Before the site visit, each site visitor should access and review all relevant documents submitted by the program and/or prepared by the CAA. In preparation for the site visit, each team member is expected to be thoroughly familiar with the following:

  • the current CAA Accreditation Manual, including the Standards for Accreditation
  • the application prepared by the program under review
  • CAA's observations provided after initial review of the application and the program's response to these concerns and/or any updates on significant program changes (including a Substantive Change Plan if appropriate)
  • public comments received prior to the site visit

The program director must forward to the site visit team and to the Accreditation Office a response to the CAA's initial observations and a tentative agenda for the site visit team at least 30 days before the site visit. The program also is expected to post an announcement of a public meeting (usually attended by clients, family, etc.) at least 15 days in advance of the site visit. Evidence of the posting should be provided to the site visitors at the time of the visit.

The program is required to provide key documents to the site visit team at least 30 days in advance in an electronic format. Programs may choose to upload files to a flash drive and mail to the site visitors, may provide URLs for materials that can be accessed on the program's website, or grant temporary access to an internal site, such as a department or faculty intranet site, or establish a unique website to which site visit team members have access; the program may use a combination of these options to meet this requirement. The program must advise the site visit team chair if this requirement presents any hardship. A list of required documents is provided on the CAA website.

The CAA supports the coordination of site visits at educational institutions. Among the reasons for coordinated evaluations are shared faculty, shared facilities, and integrated curricula, as well as the time and expense involved in preparing for a visit. However, site visits to programs applying for initial accreditation or candidacy status will be conducted separately and distinct from other CAA-accredited programs on campus. Once accreditation is awarded to a candidate program and a review cycle is established, the CAA will make every effort to synchronize schedules to coordinate site visits to all entry-level graduate programs in audiology or speech-language pathology at the same institution.

If an institution offers more than one entry-level graduate education program (e.g., in different professions [speech-language pathology or audiology], satellite or branch campuses, distance education, or consortium programs), the CAA will evaluate all programs during a single site visit whenever possible. The CAA will follow its policies and procedures for conducting reviews pertaining to alternative models of education delivery as applicable.

If an institution has both a CAA-accredited graduate education program and program accredited by another accrediting or credentialing agency (e.g. National Council for the Accreditation of Teacher Education NCATE) the CAA will coordinate the review activities, conduct a concurrent visit to both programs whenever possible, and attempt to synchronize the review cycles, depending on the program's preference. The CAA and other site visitors will be provided descriptive information on the corresponding accreditation program in order to increase understanding of both processes.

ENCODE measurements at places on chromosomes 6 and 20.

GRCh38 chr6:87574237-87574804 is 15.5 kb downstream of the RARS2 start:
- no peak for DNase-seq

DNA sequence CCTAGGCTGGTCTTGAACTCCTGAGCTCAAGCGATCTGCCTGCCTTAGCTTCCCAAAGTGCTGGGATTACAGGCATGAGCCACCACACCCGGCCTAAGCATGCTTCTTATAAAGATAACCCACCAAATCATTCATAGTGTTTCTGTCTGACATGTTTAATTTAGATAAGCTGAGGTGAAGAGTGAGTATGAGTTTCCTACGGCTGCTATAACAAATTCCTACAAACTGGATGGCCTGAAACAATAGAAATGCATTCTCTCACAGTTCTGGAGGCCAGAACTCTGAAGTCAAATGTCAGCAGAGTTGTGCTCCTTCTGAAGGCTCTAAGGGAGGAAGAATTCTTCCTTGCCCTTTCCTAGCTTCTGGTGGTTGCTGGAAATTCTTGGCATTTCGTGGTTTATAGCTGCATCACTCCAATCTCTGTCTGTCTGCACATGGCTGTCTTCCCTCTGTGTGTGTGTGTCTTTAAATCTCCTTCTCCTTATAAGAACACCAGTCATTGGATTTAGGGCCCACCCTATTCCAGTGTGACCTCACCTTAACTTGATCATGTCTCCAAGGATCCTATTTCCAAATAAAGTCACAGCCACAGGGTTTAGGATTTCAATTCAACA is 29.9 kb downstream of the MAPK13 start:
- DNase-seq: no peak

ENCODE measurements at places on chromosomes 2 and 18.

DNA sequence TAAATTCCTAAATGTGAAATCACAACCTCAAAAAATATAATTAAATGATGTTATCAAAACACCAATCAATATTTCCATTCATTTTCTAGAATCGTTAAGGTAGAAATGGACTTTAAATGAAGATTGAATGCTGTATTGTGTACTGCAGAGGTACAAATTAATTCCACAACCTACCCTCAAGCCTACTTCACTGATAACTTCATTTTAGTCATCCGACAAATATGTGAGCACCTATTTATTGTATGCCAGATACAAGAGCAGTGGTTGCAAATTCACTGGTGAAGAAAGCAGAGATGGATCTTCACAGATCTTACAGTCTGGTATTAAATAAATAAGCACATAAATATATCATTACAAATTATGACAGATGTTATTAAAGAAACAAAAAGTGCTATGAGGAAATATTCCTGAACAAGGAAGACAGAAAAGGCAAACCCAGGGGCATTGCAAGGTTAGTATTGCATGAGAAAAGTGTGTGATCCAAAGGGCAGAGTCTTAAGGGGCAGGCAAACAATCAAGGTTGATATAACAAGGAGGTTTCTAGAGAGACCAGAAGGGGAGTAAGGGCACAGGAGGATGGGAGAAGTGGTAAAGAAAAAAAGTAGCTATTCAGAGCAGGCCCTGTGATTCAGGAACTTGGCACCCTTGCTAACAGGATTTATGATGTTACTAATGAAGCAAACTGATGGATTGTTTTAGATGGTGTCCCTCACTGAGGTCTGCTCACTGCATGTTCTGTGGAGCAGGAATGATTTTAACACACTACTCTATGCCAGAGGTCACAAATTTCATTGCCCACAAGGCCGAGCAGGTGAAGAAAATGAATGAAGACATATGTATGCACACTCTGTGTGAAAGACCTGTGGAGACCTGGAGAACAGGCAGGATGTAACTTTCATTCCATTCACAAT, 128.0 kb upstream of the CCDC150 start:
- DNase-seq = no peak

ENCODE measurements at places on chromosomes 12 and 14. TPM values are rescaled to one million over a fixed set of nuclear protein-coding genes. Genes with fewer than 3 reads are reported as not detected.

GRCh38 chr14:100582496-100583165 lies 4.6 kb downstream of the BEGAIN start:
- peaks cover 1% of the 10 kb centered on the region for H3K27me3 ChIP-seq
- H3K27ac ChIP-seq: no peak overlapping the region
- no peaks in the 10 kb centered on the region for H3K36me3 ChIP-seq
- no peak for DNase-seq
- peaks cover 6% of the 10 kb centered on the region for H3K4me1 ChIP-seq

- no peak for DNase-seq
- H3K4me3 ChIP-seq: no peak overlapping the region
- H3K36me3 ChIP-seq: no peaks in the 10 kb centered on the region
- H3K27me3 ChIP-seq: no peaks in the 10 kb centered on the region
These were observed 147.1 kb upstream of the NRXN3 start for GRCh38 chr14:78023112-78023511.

In order to facilitate communication and to avoid potential areas of conflict during concurrent site visits between the CAA and other credentialing agencies, both the CAA site visitors and the other on-site reviewers will coordinate the development of the site visit agenda with each other and the program. A pre-visit planning conference call with both teams of visitors is recommended, at the discretion of the visitors. The site visit teams will then meet together on-site to share information and materials and to review areas of overlap or concerns to be addressed by one or more team members. The site visit team will have open, ongoing communication and sharing of information among all members throughout the visit. In addition, the teams will meet together prior to the exit report to prepare the reports and ensure consistency in the CAA's and other representatives' presentation styles and summaries.

Public Comment

The CAA provides the opportunity for public comment regarding the program to be site visited, as further described below. Any comments received in advance of the site visit are provided to the site visit team for review and consideration during the site visit.

In addition, the program director must ensure that the site visit is announced to the public in a timely manner so that faculty, administrators, students, clients, community professionals, and the general public have the opportunity to address the site visit team. The program has the discretion to determine its community of interest, and to advertise the public meeting through appropriate campus, local, or regional mechanisms.

Individuals who wish to provide input about a program seeking candidacy (preaccreditation), initial CAA accreditation, or about a CAA-accredited program seeking reaccreditation may do so in two ways: a) by submitting written comments prior to the accreditation site visit in accordance with the procedures specified below, or b) by providing comments during the program's scheduled site visit.

All comments provided must: